Dr. Sara C. Appleby

Assistant Professor of Psychology

Sarah ApplebyDr. Sara C. Appleby (Ph.D., The Graduate Center, CUNY, 2015) holds the position of Assistant Professor of Psychology, focusing on Psychology and the Law. She teaches Introduction to Psychology, Research Methods & Statistics, and Forensic Psychology. Her research interests include deception detection, police interrogations and confessions, and legal decision-making.


  • B.A, Psychology, Rhodes College
  • M.A., Psychology, Boston University
  • Ph.D., Psychology, The Graduate Center, CUNY

Courses Taught

  • PSY 101 – Introduction to Psychology
  • PSY 256 – Forensic Psychology
  • PSY 307 – Research Methods and Statistics II
  • INT 201 – Building Community


Psychology and the law

Research Interest

My research focuses on the interaction between our justice system and the social psychological factors that put innocent suspects at risk of wrongful conviction. Specifically, my research focuses on: 1) suspects’ experiences and strategies within investigative interviews and police interrogations and 2) distinguishing between true and false confessions.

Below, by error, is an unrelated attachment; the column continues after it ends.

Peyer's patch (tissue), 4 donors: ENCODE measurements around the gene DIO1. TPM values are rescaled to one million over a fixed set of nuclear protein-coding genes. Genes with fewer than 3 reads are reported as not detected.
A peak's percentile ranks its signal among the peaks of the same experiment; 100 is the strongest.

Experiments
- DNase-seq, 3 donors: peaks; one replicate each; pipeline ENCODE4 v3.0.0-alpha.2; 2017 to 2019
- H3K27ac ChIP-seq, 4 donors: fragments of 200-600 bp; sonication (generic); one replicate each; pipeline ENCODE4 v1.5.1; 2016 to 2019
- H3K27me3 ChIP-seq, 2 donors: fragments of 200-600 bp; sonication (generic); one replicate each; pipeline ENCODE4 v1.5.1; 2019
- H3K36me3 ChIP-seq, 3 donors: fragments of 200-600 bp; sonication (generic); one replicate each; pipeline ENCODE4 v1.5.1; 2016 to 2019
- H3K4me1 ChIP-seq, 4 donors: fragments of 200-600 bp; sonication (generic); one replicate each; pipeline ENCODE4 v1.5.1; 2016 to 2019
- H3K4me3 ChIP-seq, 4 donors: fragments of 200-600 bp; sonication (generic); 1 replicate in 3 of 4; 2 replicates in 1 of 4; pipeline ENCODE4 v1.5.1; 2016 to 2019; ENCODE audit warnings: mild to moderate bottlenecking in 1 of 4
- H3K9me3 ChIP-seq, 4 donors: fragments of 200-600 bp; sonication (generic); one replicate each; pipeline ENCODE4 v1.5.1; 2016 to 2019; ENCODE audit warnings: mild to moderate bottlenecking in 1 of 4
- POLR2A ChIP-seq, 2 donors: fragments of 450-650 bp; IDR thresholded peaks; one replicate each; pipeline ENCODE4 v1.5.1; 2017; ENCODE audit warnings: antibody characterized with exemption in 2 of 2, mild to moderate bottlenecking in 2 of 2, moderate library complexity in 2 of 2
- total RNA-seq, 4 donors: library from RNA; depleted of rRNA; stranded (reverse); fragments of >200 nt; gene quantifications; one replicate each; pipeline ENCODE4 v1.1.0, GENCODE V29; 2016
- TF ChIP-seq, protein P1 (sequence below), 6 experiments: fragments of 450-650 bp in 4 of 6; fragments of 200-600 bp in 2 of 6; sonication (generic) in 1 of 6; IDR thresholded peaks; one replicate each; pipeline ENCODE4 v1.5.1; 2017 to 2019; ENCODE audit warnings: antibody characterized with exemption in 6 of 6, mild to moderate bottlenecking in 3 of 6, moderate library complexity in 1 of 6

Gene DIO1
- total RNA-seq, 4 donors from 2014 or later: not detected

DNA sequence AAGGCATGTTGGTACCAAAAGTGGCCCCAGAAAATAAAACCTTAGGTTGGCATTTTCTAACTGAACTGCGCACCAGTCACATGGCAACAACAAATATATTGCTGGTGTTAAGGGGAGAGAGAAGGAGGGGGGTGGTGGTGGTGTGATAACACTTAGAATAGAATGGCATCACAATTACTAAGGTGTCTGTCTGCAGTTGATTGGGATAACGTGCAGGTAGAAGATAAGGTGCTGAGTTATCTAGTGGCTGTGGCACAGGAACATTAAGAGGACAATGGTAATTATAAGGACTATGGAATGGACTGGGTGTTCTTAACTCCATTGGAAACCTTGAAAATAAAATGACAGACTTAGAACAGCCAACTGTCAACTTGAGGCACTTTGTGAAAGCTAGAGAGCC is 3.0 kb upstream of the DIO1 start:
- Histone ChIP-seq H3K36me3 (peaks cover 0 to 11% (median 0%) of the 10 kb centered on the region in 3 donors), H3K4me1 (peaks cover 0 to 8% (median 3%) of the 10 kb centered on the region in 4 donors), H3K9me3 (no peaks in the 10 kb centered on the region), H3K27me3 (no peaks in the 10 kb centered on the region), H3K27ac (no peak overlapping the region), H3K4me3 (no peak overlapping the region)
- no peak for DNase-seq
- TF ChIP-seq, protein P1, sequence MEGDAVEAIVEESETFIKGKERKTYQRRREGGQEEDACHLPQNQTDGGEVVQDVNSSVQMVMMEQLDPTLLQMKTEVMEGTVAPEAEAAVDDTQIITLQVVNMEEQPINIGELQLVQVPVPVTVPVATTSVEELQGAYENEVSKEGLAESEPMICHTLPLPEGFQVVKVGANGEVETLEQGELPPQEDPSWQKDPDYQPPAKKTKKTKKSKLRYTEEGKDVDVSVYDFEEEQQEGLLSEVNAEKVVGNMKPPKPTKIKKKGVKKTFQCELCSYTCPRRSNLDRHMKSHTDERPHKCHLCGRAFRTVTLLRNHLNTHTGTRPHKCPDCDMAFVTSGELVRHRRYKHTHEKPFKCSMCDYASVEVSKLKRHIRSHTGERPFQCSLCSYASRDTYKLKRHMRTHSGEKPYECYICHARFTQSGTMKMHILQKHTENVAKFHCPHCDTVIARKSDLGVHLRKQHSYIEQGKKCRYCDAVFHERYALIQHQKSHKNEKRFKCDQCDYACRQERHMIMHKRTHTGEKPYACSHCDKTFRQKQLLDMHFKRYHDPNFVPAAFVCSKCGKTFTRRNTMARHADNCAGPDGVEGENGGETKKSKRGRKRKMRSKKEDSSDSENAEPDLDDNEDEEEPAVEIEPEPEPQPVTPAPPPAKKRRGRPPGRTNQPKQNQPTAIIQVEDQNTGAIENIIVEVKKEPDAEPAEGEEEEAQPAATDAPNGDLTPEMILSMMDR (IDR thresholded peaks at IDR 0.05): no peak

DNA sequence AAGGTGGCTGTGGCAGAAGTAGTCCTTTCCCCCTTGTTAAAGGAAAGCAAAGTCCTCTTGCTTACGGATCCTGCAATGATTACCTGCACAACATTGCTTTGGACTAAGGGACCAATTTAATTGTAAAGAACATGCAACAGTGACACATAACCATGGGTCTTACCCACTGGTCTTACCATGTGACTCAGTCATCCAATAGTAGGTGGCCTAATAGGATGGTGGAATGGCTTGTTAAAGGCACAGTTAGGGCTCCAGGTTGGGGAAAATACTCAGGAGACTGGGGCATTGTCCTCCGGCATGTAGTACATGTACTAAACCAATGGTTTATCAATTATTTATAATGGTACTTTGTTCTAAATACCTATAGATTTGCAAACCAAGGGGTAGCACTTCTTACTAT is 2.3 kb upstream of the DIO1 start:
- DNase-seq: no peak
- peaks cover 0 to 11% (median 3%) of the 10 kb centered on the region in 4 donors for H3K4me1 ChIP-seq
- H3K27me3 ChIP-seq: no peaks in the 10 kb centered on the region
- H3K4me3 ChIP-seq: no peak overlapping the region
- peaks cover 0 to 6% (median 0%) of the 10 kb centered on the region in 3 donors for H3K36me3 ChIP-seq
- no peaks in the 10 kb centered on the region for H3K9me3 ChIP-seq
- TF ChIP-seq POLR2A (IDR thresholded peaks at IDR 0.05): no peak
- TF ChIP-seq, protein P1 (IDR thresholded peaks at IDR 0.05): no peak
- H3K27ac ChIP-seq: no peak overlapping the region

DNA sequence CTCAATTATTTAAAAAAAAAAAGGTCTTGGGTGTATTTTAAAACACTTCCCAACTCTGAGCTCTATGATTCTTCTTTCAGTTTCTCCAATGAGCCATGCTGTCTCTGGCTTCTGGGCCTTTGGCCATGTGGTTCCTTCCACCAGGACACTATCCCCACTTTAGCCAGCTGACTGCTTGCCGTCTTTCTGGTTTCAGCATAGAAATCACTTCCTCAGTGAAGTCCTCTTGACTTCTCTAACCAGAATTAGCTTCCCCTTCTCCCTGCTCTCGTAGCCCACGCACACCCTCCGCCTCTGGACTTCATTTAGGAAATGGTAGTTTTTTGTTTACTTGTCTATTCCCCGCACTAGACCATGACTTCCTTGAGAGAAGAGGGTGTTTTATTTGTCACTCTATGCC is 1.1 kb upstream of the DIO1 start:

• Appleby, S. C., & Kassin, S. M. (2016). When self-report trumps science: Effects of confessions, DNA, and prosecutorial theories on perceptions of guilt. Psychology, Public Policy, And Law22(2), 127-140. doi:10.1037/law0000080
  • Kassin, S.M., Perillo, J.T., Kassin, S.M., Appleby, S.C., & Kukucka, J.P. (2015). Interrogations and Confessions. In Cutler & Zapf (Eds.). APA Handbook of Forensic Psychology.
  • Appleby, S. C., Hasel, L. E., & Kassin, S. M. (2013). Police induced confessions: An empirical analysis of their content and impact. Psychology Crime and Law, 19, 118-128. doi:10.1080/1068316X.2011.613389
  • Kassin, S. M., Appleby, S. C., & Perillo, J. T. (2010). Interviewing suspects: Practice, science, and future directions. Legal and Criminological Psychology, 15, 39-55. doi:10.1348/135532509X449361

Contact Dr. Sara C. Appleby

(478) 301-2854